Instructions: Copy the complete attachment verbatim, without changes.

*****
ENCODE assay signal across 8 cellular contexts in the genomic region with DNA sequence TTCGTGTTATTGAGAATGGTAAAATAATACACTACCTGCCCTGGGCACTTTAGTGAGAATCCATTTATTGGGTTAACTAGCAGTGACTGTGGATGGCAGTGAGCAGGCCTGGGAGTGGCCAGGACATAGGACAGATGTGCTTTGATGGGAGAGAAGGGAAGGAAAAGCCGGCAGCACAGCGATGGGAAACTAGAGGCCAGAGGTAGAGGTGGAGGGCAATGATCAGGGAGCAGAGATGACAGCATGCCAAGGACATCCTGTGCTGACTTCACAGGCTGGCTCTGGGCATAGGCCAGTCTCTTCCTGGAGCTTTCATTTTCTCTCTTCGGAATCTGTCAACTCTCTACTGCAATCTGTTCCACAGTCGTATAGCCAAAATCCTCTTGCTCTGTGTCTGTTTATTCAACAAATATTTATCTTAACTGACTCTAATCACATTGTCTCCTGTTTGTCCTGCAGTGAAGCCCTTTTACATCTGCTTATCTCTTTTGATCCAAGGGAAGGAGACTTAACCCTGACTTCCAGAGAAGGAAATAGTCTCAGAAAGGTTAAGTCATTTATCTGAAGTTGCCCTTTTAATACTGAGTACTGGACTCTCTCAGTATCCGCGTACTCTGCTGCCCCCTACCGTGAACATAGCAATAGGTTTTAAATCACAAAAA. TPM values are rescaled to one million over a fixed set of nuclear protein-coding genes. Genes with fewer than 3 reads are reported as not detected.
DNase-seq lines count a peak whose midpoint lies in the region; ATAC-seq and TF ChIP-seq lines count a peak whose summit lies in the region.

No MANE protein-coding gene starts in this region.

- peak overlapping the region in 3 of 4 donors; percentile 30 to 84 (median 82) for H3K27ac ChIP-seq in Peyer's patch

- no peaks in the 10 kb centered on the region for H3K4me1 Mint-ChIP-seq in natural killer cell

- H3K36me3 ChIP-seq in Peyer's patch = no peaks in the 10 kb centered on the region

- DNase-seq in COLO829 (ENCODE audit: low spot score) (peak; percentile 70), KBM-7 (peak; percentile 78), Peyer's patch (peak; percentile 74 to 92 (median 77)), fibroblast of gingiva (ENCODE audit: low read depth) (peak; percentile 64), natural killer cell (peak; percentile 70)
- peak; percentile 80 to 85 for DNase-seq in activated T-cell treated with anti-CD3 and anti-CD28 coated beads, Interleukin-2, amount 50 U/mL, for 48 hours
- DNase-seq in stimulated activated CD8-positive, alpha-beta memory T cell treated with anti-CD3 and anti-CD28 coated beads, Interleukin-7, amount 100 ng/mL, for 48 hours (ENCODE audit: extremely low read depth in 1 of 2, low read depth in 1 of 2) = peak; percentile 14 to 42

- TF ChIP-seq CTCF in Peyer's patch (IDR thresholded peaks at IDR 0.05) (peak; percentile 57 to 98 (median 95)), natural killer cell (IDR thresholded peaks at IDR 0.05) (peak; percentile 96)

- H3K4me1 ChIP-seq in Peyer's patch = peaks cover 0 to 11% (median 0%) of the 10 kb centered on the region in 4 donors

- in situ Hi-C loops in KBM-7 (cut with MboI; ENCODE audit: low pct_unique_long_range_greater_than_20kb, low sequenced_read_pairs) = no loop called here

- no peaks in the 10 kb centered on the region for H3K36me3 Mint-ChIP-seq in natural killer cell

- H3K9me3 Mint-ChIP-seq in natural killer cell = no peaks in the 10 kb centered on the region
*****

ENCODE assay signal across 8 cellular contexts in the genomic region with DNA sequence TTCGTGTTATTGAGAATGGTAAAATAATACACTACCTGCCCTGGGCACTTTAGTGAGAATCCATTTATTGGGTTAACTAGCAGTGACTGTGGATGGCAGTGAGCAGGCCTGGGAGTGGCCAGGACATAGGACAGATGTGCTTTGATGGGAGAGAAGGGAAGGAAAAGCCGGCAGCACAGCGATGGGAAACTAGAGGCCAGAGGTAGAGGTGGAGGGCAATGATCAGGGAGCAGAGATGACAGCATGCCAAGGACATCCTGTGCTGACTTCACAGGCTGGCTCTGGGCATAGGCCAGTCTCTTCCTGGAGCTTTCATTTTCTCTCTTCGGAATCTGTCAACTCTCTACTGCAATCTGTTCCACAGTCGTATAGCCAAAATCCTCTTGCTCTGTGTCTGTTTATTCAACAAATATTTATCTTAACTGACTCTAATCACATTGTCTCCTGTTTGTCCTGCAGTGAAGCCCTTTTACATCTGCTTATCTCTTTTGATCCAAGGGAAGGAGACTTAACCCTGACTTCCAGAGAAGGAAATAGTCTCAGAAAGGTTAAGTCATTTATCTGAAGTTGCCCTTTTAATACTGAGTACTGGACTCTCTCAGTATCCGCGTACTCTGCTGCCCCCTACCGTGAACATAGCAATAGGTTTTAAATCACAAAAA. TPM values are rescaled to one million over a fixed set of nuclear protein-coding genes. Genes with fewer than 3 reads are reported as not detected.
DNase-seq lines count a peak whose midpoint lies in the region; ATAC-seq and TF ChIP-seq lines count a peak whose summit lies in the region.

No MANE protein-coding gene starts in this region.

- peak overlapping the region in 3 of 4 donors; percentile 30 to 84 (median 82) for H3K27ac ChIP-seq in Peyer's patch

- no peaks in the 10 kb centered on the region for H3K4me1 Mint-ChIP-seq in natural killer cell

- H3K36me3 ChIP-seq in Peyer's patch = no peaks in the 10 kb centered on the region

- DNase-seq in COLO829 (ENCODE audit: low spot score) (peak; percentile 70), KBM-7 (peak; percentile 78), Peyer's patch (peak; percentile 74 to 92 (median 77)), fibroblast of gingiva (ENCODE audit: low read depth) (peak; percentile 64), natural killer cell (peak; percentile 70)
- peak; percentile 80 to 85 for DNase-seq in activated T-cell treated with anti-CD3 and anti-CD28 coated beads, Interleukin-2, amount 50 U/mL, for 48 hours
- DNase-seq in stimulated activated CD8-positive, alpha-beta memory T cell treated with anti-CD3 and anti-CD28 coated beads, Interleukin-7, amount 100 ng/mL, for 48 hours (ENCODE audit: extremely low read depth in 1 of 2, low read depth in 1 of 2) = peak; percentile 14 to 42

- TF ChIP-seq CTCF in Peyer's patch (IDR thresholded peaks at IDR 0.05) (peak; percentile 57 to 98 (median 95)), natural killer cell (IDR thresholded peaks at IDR 0.05) (peak; percentile 96)

- H3K4me1 ChIP-seq in Peyer's patch = peaks cover 0 to 11% (median 0%) of the 10 kb centered on the region in 4 donors

- in situ Hi-C loops in KBM-7 (cut with MboI; ENCODE audit: low pct_unique_long_range_greater_than_20kb, low sequenced_read_pairs) = no loop called here

- no peaks in the 10 kb centered on the region for H3K36me3 Mint-ChIP-seq in natural killer cell

- H3K9me3 Mint-ChIP-seq in natural killer cell = no peaks in the 10 kb centered on the region